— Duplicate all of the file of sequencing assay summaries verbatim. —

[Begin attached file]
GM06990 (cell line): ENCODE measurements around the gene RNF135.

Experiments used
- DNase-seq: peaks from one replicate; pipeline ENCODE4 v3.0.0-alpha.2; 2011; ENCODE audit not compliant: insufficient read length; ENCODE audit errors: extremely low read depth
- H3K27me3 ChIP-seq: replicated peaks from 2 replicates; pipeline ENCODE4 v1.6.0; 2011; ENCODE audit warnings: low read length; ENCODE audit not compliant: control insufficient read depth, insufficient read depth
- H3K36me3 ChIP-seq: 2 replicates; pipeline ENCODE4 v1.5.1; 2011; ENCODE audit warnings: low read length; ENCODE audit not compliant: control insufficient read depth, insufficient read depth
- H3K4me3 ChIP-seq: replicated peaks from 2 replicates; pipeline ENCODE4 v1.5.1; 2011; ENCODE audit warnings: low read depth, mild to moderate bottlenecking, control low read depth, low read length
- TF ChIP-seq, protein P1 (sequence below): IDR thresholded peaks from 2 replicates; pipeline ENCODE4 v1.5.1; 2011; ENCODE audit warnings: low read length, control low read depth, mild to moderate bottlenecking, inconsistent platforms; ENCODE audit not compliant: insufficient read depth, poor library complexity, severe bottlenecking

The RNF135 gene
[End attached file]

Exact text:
GM06990 (cell line): ENCODE measurements around the gene RNF135.

Experiments used
- DNase-seq: peaks from one replicate; pipeline ENCODE4 v3.0.0-alpha.2; 2011; ENCODE audit not compliant: insufficient read length; ENCODE audit errors: extremely low read depth
- H3K27me3 ChIP-seq: replicated peaks from 2 replicates; pipeline ENCODE4 v1.6.0; 2011; ENCODE audit warnings: low read length; ENCODE audit not compliant: control insufficient read depth, insufficient read depth
- H3K36me3 ChIP-seq: 2 replicates; pipeline ENCODE4 v1.5.1; 2011; ENCODE audit warnings: low read length; ENCODE audit not compliant: control insufficient read depth, insufficient read depth
- H3K4me3 ChIP-seq: replicated peaks from 2 replicates; pipeline ENCODE4 v1.5.1; 2011; ENCODE audit warnings: low read depth, mild to moderate bottlenecking, control low read depth, low read length
- TF ChIP-seq, protein P1 (sequence below): IDR thresholded peaks from 2 replicates; pipeline ENCODE4 v1.5.1; 2011; ENCODE audit warnings: low read length, control low read depth, mild to moderate bottlenecking, inconsistent platforms; ENCODE audit not compliant: insufficient read depth, poor library complexity, severe bottlenecking

The RNF135 gene